I wrote up Kal Ho Na Ho, that guaranteed sob fest, and now it’s time for the guaranteed laugh fest, Main Hoon Na!
When this was made, Farah Khan was the top choreographer in Indian film. She wasn’t known for her brilliant intricate dance moves, but instead for her brilliant intricate concepts. Her first break out song was “Pehla Nasha” from Jo Jeeta Wohi Sikander. It wasn’t noticed for anything special in the dancing, it was the way it was filmed. To get the dreamy feel of first love, she played the song and had them perform to it at double time, and then slowed it all down to halfspeed. It was cheap and clever and very effective. That was Farah’s trademark, cheap and clever and effective. And this movie was just an extension of one of her songs, the plot was a mash-up of stories that had been done before, but mashed together in a clever effective way. And of course what really makes it soar, the clever cheap effective original way it was filmed, Farah got every idea that had been noodling around in her brilliant brain which no director had let her use and just left it all on the floor.
This is a movie that is not going to be on a “greatest films” list. Or be one of those classics you find yourself tearing up as you remember. But it is going to have a long long life as a movie you just enjoy watching.
That’s what Farah wanted to make, a small fun movie of the kind she used to love when she was a little girl. Unlike Om Shanti Om, it’s not a conscious homage, you don’t have inside jokes and dozens of cameos or anything like that. It just feels the right way, that fun happy feeling.
The characters are right too. Back in the 60s and 70s, the “mature” romance and the “teenage” romance was the standard part of most films. But now, somehow, that has fallen away. Even in films like Hum Saath Saath Hain there isn’t the glaring difference between the brothers and their love interests that you saw in, for instance, Shashi and Neetu versus Amitabh and Parveen Babi in Deewar. But in Main Hoon Na the 4 leads and the two couples are distinctly appropriately different. Shahrukh and Sushmita are allowed to be clearly obviously mature and experienced and calm in their relationship, and Amrita and Zayed are obviously clearly young and impulsive. To put it bluntly, Sushmita and Shahrukh are allowed to have sex like grown-ups do and Amrita and Zayed are allowed to be just kids in love without getting married. Instead of the odd combination of the two that you get stuck with now, people who are old enough to get married but too young to have sex, or old enough to plan their own marriages but still not have sex. Shahid and Amrita in Vivah versus Shahrukh and Rani in Chalte Chalte.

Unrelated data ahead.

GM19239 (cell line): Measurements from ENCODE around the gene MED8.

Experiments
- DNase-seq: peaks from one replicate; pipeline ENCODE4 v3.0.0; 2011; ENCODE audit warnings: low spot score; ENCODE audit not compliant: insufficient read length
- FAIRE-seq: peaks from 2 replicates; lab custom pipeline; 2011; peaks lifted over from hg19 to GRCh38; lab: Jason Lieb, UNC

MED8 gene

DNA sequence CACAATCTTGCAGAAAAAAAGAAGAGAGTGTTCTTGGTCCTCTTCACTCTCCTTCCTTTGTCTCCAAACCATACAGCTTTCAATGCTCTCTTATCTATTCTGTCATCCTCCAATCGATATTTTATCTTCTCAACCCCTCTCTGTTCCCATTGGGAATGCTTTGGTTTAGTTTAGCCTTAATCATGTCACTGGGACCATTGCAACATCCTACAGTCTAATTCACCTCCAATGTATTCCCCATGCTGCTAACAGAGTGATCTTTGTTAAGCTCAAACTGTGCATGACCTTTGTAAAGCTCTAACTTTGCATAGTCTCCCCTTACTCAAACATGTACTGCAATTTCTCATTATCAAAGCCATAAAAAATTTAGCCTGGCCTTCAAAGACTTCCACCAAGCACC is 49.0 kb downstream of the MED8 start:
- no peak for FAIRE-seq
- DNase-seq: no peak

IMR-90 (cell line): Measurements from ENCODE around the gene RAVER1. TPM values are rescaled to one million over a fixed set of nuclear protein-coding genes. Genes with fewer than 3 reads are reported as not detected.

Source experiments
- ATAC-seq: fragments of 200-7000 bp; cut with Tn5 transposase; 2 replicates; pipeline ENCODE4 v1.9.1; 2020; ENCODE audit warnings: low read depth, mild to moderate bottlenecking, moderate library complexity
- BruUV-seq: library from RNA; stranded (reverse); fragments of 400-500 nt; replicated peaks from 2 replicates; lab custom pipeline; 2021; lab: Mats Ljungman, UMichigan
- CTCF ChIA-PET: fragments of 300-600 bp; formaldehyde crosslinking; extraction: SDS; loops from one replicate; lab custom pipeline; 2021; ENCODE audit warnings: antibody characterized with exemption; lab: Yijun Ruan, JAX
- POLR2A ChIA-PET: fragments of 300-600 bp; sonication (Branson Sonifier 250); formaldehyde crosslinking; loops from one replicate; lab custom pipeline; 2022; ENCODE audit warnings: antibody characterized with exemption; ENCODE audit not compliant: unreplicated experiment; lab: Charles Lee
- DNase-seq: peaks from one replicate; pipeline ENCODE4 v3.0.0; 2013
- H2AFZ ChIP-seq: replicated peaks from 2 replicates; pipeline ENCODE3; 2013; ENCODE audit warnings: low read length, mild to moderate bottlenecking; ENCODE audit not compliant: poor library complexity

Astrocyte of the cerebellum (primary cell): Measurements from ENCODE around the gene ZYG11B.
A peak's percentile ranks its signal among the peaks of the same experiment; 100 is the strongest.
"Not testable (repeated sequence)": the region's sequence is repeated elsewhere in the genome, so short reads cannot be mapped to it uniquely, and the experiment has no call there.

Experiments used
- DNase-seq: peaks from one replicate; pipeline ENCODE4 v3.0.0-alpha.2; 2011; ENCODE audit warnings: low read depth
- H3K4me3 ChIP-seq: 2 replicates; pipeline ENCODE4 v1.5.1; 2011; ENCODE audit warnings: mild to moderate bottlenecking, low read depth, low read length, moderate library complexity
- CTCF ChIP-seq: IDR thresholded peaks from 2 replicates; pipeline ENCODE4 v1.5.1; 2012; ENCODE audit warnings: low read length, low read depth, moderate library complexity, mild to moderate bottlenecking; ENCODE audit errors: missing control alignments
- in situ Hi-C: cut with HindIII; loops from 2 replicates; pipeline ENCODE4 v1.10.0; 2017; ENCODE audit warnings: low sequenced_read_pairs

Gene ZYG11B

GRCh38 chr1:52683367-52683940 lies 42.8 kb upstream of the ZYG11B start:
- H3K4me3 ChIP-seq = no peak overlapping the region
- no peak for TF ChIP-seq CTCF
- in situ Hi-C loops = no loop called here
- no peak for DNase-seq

The romances are right, and there is still time for all the other relationships too! I just watched Thugs of Hindostan which was so frustrating for how it felt like none of the relationships had time to breathe. But in this movie, there’s Shahrukh and Sushmita, Shahrukh and Zayed, Shahrukh and Kirron Kher, even Shahrukh and Boman Irani (in his first movie!). And it’s not just Shahrukh, Zayed and Kirron, Zayed and Amrita. Boman and Bindu, Shahrukh and Suniel Shetty, even Percy (PERCY!) the random character who wasn’t supposed to have such a large role has a special relationship to Shahrukh, to Amrita, to Zayed.
(See? Everybody gets their moment)
Maybe the reason it all feels so right and fun and different is because it was so improvised. Farah conveyed to her cast the mood she wanted and they just went from there. Percy got to take center stage and even got his own little background romance, Shahrukh got to throw in all the fun little action moves he wanted in his first action movie in a long time, Amrita’s costumes got radically changed last minute, Tabu stopped by the set just to chat and was thrown in the background of a scene, whatever seemed fun and right and good, they just did it. Nothing locked in and nothing that can’t get be made better if someone has an idea for it.
SPOILERS SPOILERS SPOILERS SPOILERS SPOILERS SPOILERS SPOILERS SPOILERS SPOILERS
It starts with Mausam. Mausam, the classic film of the 1980s, has a revelation that Naseeruddin Shah, loving father and head of household, has an illegitimate son who is now orphaned after the death of his mother. This movie starts in the same place, but brings it to a rapid conclusion with Naseerji’s wife Kirron taking their own small son away with her, leaving Naseerji and Shahrukh to make do on their own. A heartbreaking opening, a family torn apart with no clear right or wrong to it, Naseerji has to take responsibility for Shahrukh now that he has no one else, and Kirron is well within her rights to say she cannot live with this.
And then we are in the present day. Well actually we started in the present day, Shahrukh’s father the important army officer is on a talk show while Shahrukh does security, as a group of armed terrorists break in and Shahrukh impressively kills them all, except of course the one that shoots Naseerji, leading to a dying confession of the whole Mausam backstory and asking Shahrukh to find his brother and stepmother.